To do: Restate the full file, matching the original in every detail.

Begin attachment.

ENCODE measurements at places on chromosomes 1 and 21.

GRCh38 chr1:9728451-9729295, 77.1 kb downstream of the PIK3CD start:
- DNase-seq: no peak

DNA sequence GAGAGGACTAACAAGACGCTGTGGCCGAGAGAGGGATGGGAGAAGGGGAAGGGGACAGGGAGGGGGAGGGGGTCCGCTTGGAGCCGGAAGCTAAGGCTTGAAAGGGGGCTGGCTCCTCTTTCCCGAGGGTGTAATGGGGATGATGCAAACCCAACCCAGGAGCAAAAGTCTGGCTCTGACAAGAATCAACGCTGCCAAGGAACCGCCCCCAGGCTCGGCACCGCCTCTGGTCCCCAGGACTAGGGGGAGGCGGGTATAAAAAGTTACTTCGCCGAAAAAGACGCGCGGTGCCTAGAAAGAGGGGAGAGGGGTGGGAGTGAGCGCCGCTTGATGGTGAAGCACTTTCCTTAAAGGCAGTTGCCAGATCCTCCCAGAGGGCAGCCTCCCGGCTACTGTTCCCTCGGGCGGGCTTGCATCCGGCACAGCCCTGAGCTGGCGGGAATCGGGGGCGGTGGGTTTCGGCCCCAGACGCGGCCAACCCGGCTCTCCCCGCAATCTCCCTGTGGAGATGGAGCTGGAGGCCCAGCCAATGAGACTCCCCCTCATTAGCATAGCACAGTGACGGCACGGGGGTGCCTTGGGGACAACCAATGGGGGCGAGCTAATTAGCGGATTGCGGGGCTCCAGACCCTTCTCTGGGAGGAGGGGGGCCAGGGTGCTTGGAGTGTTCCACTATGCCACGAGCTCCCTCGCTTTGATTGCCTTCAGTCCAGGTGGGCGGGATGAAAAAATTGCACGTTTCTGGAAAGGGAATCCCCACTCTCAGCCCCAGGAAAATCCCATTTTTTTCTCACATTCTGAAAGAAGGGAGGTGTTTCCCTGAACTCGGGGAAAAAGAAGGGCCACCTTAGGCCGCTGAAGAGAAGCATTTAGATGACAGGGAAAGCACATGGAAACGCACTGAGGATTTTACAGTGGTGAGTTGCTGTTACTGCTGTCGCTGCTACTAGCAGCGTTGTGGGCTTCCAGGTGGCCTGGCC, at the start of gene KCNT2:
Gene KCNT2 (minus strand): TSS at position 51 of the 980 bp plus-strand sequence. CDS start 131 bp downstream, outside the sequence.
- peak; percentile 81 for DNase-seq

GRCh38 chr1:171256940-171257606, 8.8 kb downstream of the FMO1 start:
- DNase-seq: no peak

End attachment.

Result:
ENCODE measurements at places on chromosomes 1 and 21.

GRCh38 chr1:9728451-9729295, 77.1 kb downstream of the PIK3CD start:
- DNase-seq: no peak

DNA sequence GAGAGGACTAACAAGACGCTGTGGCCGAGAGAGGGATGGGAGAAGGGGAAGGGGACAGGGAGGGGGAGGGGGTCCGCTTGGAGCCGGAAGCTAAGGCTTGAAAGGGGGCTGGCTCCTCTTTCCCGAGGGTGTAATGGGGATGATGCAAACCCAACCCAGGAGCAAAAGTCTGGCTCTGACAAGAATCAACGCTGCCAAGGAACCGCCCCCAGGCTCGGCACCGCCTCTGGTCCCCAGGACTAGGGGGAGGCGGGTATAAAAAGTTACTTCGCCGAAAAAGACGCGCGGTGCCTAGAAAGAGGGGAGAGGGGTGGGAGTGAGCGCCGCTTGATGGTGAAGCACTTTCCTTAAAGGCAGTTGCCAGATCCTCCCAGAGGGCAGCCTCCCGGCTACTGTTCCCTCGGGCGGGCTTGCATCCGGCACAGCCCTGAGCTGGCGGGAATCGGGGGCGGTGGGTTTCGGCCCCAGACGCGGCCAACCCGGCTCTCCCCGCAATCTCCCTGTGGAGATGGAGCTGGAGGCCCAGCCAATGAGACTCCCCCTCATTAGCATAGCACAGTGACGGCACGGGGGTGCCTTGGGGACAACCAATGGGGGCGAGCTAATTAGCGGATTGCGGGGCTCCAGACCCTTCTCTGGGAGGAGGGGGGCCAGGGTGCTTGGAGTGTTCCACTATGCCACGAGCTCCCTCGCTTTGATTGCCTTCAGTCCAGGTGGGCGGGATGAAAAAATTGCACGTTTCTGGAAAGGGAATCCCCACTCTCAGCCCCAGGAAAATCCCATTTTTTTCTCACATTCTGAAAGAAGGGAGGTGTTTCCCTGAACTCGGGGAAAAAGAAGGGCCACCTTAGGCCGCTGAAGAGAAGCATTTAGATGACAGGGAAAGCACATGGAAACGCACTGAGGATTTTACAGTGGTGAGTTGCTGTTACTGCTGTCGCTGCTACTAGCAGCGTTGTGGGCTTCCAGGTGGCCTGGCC, at the start of gene KCNT2:
Gene KCNT2 (minus strand): TSS at position 51 of the 980 bp plus-strand sequence. CDS start 131 bp downstream, outside the sequence.
- peak; percentile 81 for DNase-seq

GRCh38 chr1:171256940-171257606, 8.8 kb downstream of the FMO1 start:
- DNase-seq: no peak